Spending Disconnect

Posted Feb. 17, 2011, at 12:16 a.m.

State and federal spending need to be reduced to keep government outlays in line with revenues. Unfortunately, the debate about how best to do this is based largely on sound bites rather than reality.

That’s because the public — and many lawmakers — are woefully uninformed about government spending.

One of the most astounding misunderstandings is that most American don’t think they benefit from government programs.

“The fact is that millions of Americans benefit from government programs without realizing it,” Bruce Bartlett, a policy adviser to President Ronald Reagan wrote in a recent column for The Fiscal Times. He then cited research by Suzanne Mettler, a political scientist at Cornell University.

She found that 44 percent of Social Security recipients said they have not used a government social program. Forty percent of Medicare and GI Bill beneficiaries said they hadn’t used such programs. Sixty percent of those claiming the home mortgage interest deduction on their federal tax form and 53 percent of student loan recipients also said they haven’t used government social programs.

While these benefits may not fit with most people’s perception of government social programs, they are. The mortgage interest deduction, which depresses federal revenue by billions of dollars each year, aims to encourage home ownership, long considered a public good. Likewise, subsidized student loans enable more people to attend college.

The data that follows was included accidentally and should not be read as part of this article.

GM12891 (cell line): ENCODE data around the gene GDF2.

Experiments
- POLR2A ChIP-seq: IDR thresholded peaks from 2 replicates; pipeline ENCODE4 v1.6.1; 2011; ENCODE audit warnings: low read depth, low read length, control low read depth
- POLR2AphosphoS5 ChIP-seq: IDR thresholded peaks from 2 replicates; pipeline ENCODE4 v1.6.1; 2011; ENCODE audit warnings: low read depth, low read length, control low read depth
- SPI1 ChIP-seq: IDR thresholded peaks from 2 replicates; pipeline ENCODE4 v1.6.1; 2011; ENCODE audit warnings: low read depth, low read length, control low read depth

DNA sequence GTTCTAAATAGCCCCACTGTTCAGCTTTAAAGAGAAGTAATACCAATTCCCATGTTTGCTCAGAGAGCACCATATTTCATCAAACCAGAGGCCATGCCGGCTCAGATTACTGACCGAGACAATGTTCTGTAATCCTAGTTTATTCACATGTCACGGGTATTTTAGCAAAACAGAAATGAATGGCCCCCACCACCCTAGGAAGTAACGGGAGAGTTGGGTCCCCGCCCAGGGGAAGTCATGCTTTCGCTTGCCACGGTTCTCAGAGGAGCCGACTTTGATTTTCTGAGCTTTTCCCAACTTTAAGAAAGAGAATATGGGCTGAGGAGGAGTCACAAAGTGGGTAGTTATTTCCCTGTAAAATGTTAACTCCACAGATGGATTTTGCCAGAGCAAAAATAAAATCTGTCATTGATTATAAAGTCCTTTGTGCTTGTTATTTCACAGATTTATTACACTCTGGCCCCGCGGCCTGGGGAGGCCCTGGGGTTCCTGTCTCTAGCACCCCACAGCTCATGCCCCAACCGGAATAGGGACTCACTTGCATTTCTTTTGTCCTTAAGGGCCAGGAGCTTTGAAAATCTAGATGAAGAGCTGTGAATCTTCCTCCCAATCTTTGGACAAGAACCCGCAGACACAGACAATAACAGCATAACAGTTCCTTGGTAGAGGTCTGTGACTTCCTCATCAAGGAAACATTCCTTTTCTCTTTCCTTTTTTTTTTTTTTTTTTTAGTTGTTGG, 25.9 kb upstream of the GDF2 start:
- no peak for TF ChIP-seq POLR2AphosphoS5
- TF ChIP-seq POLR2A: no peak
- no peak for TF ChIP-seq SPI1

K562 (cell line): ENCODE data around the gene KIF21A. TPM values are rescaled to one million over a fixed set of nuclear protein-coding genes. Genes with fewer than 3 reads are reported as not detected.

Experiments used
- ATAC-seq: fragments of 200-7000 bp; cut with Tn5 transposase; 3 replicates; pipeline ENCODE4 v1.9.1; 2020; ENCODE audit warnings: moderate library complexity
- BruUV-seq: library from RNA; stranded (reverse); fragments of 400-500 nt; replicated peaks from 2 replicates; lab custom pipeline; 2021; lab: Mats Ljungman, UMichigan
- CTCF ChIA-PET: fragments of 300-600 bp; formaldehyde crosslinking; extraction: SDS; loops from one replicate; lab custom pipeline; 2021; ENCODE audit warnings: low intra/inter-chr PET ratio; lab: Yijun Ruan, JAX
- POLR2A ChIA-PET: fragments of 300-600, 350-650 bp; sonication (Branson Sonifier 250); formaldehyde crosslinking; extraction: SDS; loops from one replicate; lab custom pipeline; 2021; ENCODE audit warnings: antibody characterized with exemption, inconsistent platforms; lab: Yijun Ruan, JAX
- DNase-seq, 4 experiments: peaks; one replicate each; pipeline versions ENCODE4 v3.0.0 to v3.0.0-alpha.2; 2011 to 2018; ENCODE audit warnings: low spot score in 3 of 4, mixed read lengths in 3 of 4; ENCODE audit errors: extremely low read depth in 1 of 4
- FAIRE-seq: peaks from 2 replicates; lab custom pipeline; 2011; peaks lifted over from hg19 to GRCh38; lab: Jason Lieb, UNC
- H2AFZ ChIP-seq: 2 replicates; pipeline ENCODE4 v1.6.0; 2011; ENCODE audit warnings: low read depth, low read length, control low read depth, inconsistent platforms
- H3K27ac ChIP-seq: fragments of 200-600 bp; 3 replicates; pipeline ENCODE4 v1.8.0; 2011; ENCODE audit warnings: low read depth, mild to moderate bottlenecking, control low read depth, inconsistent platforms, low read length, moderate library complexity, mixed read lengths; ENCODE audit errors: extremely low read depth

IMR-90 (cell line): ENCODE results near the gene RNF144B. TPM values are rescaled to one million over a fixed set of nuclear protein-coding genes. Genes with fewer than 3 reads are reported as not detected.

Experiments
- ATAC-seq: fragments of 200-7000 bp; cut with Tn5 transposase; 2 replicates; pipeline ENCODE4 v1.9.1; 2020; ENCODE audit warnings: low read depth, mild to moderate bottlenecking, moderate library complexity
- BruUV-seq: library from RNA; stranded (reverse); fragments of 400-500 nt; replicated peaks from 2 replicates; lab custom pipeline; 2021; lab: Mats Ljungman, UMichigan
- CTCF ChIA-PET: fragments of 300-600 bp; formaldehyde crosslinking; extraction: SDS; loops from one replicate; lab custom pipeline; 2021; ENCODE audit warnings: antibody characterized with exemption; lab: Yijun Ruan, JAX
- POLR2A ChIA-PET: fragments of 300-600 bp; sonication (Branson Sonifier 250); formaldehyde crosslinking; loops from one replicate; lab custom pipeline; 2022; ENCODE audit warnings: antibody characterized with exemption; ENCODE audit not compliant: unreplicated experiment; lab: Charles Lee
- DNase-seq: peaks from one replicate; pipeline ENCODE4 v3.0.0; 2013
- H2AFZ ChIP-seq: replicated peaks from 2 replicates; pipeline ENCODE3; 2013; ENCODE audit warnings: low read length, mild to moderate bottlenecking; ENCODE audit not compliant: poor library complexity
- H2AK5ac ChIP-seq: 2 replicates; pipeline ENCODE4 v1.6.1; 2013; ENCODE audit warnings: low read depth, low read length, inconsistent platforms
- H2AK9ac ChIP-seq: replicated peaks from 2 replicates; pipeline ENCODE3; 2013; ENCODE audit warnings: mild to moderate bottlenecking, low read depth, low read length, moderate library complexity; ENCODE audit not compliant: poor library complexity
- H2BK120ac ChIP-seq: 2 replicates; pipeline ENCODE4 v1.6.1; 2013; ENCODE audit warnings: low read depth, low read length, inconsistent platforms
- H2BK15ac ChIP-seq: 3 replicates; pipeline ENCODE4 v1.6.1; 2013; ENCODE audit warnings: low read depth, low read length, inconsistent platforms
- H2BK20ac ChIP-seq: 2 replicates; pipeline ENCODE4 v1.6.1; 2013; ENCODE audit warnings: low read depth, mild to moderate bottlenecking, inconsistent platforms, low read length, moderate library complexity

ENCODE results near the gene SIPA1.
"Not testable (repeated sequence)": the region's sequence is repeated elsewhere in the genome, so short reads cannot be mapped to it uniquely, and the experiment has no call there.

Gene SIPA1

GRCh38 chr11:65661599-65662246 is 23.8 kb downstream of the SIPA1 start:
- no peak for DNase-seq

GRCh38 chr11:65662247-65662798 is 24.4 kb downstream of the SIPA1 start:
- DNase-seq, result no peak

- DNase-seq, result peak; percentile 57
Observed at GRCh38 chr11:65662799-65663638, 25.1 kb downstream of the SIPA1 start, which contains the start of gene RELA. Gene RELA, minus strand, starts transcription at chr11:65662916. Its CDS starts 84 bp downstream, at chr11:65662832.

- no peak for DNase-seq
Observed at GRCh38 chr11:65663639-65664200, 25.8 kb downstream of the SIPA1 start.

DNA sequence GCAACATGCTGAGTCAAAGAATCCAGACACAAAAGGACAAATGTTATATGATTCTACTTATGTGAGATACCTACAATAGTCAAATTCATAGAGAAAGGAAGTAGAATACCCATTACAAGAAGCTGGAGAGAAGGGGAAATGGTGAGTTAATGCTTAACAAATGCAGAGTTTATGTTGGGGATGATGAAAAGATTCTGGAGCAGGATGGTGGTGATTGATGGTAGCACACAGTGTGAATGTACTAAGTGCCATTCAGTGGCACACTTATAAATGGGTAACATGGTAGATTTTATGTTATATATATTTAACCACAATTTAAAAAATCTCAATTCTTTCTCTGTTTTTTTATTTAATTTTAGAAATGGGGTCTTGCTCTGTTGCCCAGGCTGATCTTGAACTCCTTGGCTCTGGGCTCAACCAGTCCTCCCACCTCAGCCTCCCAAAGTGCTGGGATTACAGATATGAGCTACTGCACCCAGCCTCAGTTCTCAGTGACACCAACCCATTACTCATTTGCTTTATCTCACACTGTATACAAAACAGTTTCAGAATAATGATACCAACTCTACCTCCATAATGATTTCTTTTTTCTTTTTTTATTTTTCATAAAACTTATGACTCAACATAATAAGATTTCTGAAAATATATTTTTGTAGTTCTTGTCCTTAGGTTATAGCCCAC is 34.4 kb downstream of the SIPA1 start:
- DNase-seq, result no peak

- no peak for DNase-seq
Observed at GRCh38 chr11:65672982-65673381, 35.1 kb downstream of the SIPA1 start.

Social Security has kept millions of seniors out of poverty, while Medicare has enabled them to get medical treatment.

All are good, but all cost money, money that a large number of Americans think the government is wasting. Of course, try to cut a program that they rely on and the outcry will be deafening.

“We could soon have a reverse Tea Party of laid-off government workers, farmers and who knows how many other people irate at losing government benefits or government services such as post offices that will probably have to be closed,” Mr. Bartlett wrote in the Feb. 11 column.

In a previous column, he reviewed the large gap between where the public thinks government money goes and where it really is spent. For example, several polls found that large numbers of American want to cut foreign aid. But, the average American thinks 27 percent of the U.S. budget goes to support other countries, according to a November poll by WorldPublicOpinion.org. In fact, less than 1 percent of U.S. spending goes to foreign aid.

The public also vastly underestimates the percentage of the budget that goes to the military.

Compounding the problem, the public thinks it pays much more in taxes than it really does. According to a CBS News-New York Times poll conducted last April, 25 percent of Americans think between 20 percent and 30 percent of their household income goes toward paying federal incomes taxes. Twenty-six percent think it is between 10 percent and 20 percent.

In reality, nearly 87 percent of Americans devote less than 10 percent of their household income to paying federal income taxes.

“I would like to believe that most people will make the right decisions given the correct information,” Mr. Bartlett wrote.

Getting them the correct information is proving increasingly difficult.

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